Myth 9: Children who don’t get enough sleep at night will show signs of sleepiness during the day. Unlike adults, children who don’t get enough sleep at night typically become hyperactive, irritable, and inattentive during the day. They also have increased risk of injury and more behavior problems, and their growth rate may be impaired. Sleep debt appears to be quite common during childhood and may be misdiagnosed as attention-deficit hyperactivity disorder.

Myth 10: The main cause of insomnia is worry. Although worry or stress can cause a short bout of insomnia, a persistent inability to fall asleep or stay asleep at night can be caused by a number of other factors. Certain medications and sleep disorders can keep you up at night. Other common causes of insomnia are depression, anxiety disorders, and asthma, arthritis, or other medical conditions with symptoms that tend to be troublesome at night. Some people who have chronic insomnia also appear to be more “revved up” than normal, so it is harder for them to fall asleep. 


Friday, March 10, 2017

Stress & Money: Paying With our Health

family dollar money hedged ...
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Money fears and worries rank high as America’s stressors.

Money doesn’t buy happiness. Just try living without it, though.

We use money every day. It runs our daily lives--pays for food, clothing, and shelter; educates our children; supports us in retirement; and everything in between.

Americans are extremely concerned over their finances. Surveys show money and personal finances to be the number one cause of stress in America.

In this book about the brain, we look at stress and trauma and how they affect the brain and subsequently our health. Insomnia, migraines, ulcers, and more are triggered by money stress, according to Corporate Wellness Magazine--and any doctor who sees patients every day.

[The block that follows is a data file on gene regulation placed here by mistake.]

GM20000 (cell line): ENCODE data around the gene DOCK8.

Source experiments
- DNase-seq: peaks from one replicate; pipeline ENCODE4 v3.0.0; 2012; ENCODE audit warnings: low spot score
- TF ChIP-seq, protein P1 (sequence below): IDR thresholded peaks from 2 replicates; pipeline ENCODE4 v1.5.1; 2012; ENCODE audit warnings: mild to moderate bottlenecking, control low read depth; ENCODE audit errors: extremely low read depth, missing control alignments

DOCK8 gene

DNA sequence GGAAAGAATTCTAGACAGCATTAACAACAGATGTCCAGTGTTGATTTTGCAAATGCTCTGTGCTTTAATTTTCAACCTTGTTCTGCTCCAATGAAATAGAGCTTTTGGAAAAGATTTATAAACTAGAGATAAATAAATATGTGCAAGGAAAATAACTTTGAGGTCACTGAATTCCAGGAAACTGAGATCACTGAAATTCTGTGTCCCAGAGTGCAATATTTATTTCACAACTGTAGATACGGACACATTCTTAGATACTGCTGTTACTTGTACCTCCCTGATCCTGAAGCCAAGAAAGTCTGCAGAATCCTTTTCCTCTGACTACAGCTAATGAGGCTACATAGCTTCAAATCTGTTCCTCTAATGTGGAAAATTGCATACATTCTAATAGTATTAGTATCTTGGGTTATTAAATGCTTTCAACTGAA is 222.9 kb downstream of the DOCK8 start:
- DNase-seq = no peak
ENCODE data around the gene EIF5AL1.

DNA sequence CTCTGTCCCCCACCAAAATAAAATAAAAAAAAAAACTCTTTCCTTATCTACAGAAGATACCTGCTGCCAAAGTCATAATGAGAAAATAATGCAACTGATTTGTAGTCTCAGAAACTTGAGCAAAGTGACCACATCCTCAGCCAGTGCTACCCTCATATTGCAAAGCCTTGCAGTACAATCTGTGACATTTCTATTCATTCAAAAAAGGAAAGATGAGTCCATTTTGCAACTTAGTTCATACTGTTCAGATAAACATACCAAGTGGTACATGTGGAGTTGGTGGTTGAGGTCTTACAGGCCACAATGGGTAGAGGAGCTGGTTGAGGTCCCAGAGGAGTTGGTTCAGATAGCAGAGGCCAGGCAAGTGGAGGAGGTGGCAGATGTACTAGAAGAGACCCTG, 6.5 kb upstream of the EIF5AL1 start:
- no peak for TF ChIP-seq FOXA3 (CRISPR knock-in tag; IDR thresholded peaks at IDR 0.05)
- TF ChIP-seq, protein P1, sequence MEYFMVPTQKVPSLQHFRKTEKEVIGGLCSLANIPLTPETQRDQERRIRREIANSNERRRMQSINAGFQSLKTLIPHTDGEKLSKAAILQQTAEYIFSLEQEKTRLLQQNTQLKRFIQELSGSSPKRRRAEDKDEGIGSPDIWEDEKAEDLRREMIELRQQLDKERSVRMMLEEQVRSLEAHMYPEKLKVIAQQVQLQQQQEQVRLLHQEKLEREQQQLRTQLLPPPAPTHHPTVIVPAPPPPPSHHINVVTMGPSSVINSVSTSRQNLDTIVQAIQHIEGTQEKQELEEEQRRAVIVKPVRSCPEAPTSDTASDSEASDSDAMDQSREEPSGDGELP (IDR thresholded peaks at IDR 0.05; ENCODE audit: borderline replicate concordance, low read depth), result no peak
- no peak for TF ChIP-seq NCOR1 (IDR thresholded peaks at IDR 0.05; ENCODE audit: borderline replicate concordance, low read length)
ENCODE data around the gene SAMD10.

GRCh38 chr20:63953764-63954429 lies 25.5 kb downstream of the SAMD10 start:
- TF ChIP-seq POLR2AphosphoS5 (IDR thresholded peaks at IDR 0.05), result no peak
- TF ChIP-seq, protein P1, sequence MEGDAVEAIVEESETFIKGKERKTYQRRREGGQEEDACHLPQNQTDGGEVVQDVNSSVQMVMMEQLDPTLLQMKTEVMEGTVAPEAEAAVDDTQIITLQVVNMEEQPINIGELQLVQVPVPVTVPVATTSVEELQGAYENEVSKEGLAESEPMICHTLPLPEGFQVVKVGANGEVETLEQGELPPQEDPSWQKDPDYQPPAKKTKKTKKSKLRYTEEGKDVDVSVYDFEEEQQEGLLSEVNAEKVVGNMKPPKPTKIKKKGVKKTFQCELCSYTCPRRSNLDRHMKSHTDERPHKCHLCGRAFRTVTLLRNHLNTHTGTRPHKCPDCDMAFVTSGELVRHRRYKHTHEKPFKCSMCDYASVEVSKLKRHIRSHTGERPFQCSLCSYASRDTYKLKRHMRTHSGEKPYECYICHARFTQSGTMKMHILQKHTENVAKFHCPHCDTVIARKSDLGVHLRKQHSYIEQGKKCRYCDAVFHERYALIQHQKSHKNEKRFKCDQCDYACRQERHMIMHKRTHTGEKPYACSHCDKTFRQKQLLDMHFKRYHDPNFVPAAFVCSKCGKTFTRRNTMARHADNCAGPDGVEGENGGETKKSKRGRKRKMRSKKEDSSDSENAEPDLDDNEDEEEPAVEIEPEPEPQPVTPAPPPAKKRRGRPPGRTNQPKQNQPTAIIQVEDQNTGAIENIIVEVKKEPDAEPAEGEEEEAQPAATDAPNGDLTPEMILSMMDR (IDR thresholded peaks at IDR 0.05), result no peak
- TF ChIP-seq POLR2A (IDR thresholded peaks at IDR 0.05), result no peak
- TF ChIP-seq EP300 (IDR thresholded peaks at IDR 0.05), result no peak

The treatment and cure for money worries doesn’t come in a pill or physical therapy. Only basic knowledge about money and how it works can ease our fears and help build a sound financial house.

Think about it: We go to school. We get courses in English, Science, Math, History...what course don’t we get? Has anybody taken a course called My Money, Money 101, or Building Personal Wealth?

So do we learn about money at work? At home?

The answers are almost always no.

This information deficit has become more critical because over the past decade, culminating in the Great Recession, the economic world of middle-class Americans shifted under our feet.

In these pages you will find information on topics that have proven important in talking to people about their finances. Folks working two and three jobs to make ends meet. People working in what they call “their retirement job.” Those trying adjust to the “new economy.”

Healing the Brain: Stress & Money gives readers a view of the remarkable human brain, its capabilities, and its vulnerabilities. A brain compromised by stress and trauma diminishes our health and yet the brain is slowly yielding its secrets to science and medicine.